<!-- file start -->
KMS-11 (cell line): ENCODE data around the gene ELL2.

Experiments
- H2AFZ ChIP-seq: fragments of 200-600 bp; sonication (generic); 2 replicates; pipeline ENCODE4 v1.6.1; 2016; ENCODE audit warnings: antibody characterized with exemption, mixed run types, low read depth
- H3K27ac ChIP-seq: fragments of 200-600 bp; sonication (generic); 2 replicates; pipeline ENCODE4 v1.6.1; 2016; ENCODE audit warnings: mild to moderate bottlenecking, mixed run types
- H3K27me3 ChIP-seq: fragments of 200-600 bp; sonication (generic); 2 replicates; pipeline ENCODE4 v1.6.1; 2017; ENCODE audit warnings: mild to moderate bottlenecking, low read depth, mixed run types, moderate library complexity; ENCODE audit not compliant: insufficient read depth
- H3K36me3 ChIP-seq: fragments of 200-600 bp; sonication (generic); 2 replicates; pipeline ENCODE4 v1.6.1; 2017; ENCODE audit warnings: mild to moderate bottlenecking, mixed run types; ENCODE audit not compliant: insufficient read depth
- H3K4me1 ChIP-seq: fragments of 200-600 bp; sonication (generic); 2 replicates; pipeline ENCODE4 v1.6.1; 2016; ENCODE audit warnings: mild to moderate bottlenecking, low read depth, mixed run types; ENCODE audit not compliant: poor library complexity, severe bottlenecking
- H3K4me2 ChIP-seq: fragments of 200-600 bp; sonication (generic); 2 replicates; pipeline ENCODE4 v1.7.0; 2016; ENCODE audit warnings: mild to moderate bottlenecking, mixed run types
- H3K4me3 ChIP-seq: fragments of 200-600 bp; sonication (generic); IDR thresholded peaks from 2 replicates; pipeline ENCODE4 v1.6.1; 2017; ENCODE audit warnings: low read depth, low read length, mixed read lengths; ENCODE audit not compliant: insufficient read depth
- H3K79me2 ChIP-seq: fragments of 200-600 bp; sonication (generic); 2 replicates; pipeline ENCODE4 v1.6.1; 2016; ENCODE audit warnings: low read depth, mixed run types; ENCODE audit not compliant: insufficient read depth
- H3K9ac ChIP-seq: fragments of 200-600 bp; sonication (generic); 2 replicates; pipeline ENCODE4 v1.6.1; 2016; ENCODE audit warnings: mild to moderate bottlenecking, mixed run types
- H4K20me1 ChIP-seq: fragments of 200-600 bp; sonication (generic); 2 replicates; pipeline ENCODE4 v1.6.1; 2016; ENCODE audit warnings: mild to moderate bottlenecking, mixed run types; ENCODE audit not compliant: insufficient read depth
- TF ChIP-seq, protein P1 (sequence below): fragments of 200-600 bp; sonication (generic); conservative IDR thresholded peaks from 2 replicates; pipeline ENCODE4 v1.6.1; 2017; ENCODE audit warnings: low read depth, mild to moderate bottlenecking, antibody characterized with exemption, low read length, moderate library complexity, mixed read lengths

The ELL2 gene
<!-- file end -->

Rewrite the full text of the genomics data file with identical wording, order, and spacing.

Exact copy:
KMS-11 (cell line): ENCODE data around the gene ELL2.

Experiments
- H2AFZ ChIP-seq: fragments of 200-600 bp; sonication (generic); 2 replicates; pipeline ENCODE4 v1.6.1; 2016; ENCODE audit warnings: antibody characterized with exemption, mixed run types, low read depth
- H3K27ac ChIP-seq: fragments of 200-600 bp; sonication (generic); 2 replicates; pipeline ENCODE4 v1.6.1; 2016; ENCODE audit warnings: mild to moderate bottlenecking, mixed run types
- H3K27me3 ChIP-seq: fragments of 200-600 bp; sonication (generic); 2 replicates; pipeline ENCODE4 v1.6.1; 2017; ENCODE audit warnings: mild to moderate bottlenecking, low read depth, mixed run types, moderate library complexity; ENCODE audit not compliant: insufficient read depth
- H3K36me3 ChIP-seq: fragments of 200-600 bp; sonication (generic); 2 replicates; pipeline ENCODE4 v1.6.1; 2017; ENCODE audit warnings: mild to moderate bottlenecking, mixed run types; ENCODE audit not compliant: insufficient read depth
- H3K4me1 ChIP-seq: fragments of 200-600 bp; sonication (generic); 2 replicates; pipeline ENCODE4 v1.6.1; 2016; ENCODE audit warnings: mild to moderate bottlenecking, low read depth, mixed run types; ENCODE audit not compliant: poor library complexity, severe bottlenecking
- H3K4me2 ChIP-seq: fragments of 200-600 bp; sonication (generic); 2 replicates; pipeline ENCODE4 v1.7.0; 2016; ENCODE audit warnings: mild to moderate bottlenecking, mixed run types
- H3K4me3 ChIP-seq: fragments of 200-600 bp; sonication (generic); IDR thresholded peaks from 2 replicates; pipeline ENCODE4 v1.6.1; 2017; ENCODE audit warnings: low read depth, low read length, mixed read lengths; ENCODE audit not compliant: insufficient read depth
- H3K79me2 ChIP-seq: fragments of 200-600 bp; sonication (generic); 2 replicates; pipeline ENCODE4 v1.6.1; 2016; ENCODE audit warnings: low read depth, mixed run types; ENCODE audit not compliant: insufficient read depth
- H3K9ac ChIP-seq: fragments of 200-600 bp; sonication (generic); 2 replicates; pipeline ENCODE4 v1.6.1; 2016; ENCODE audit warnings: mild to moderate bottlenecking, mixed run types
- H4K20me1 ChIP-seq: fragments of 200-600 bp; sonication (generic); 2 replicates; pipeline ENCODE4 v1.6.1; 2016; ENCODE audit warnings: mild to moderate bottlenecking, mixed run types; ENCODE audit not compliant: insufficient read depth
- TF ChIP-seq, protein P1 (sequence below): fragments of 200-600 bp; sonication (generic); conservative IDR thresholded peaks from 2 replicates; pipeline ENCODE4 v1.6.1; 2017; ENCODE audit warnings: low read depth, mild to moderate bottlenecking, antibody characterized with exemption, low read length, moderate library complexity, mixed read lengths

The ELL2 gene